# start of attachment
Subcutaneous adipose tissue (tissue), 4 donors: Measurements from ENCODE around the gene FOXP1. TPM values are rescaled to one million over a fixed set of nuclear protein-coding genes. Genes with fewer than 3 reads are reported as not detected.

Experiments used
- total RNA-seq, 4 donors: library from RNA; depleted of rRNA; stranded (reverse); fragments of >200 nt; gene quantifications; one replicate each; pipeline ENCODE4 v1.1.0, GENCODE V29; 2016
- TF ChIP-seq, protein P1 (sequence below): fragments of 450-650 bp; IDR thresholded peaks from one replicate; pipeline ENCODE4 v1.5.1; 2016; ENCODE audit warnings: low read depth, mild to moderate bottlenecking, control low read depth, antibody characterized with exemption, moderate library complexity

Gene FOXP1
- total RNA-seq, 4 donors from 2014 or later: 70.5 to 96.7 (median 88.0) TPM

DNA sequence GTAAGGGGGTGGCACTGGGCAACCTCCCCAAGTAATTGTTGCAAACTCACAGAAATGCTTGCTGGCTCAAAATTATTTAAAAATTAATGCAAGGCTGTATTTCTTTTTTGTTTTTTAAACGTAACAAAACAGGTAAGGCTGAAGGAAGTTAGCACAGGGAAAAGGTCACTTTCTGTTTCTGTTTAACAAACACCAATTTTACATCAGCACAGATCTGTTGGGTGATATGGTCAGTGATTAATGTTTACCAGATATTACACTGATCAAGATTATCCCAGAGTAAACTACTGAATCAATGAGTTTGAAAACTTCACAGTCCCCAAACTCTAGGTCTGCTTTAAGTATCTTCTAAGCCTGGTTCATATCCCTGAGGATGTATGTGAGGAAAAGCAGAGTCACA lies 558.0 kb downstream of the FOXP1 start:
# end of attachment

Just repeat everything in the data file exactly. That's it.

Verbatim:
Subcutaneous adipose tissue (tissue), 4 donors: Measurements from ENCODE around the gene FOXP1. TPM values are rescaled to one million over a fixed set of nuclear protein-coding genes. Genes with fewer than 3 reads are reported as not detected.

Experiments used
- total RNA-seq, 4 donors: library from RNA; depleted of rRNA; stranded (reverse); fragments of >200 nt; gene quantifications; one replicate each; pipeline ENCODE4 v1.1.0, GENCODE V29; 2016
- TF ChIP-seq, protein P1 (sequence below): fragments of 450-650 bp; IDR thresholded peaks from one replicate; pipeline ENCODE4 v1.5.1; 2016; ENCODE audit warnings: low read depth, mild to moderate bottlenecking, control low read depth, antibody characterized with exemption, moderate library complexity

Gene FOXP1
- total RNA-seq, 4 donors from 2014 or later: 70.5 to 96.7 (median 88.0) TPM

DNA sequence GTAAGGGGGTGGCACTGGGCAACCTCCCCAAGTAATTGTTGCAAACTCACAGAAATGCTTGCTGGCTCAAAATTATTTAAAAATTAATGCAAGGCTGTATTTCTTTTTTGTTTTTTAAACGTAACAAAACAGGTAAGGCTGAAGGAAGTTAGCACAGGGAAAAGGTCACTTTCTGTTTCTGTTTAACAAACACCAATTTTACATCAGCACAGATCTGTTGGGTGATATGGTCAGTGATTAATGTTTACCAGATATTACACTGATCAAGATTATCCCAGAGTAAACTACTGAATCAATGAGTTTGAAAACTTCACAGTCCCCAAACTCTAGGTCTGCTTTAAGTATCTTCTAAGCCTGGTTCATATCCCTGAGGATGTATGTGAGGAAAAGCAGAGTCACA lies 558.0 kb downstream of the FOXP1 start: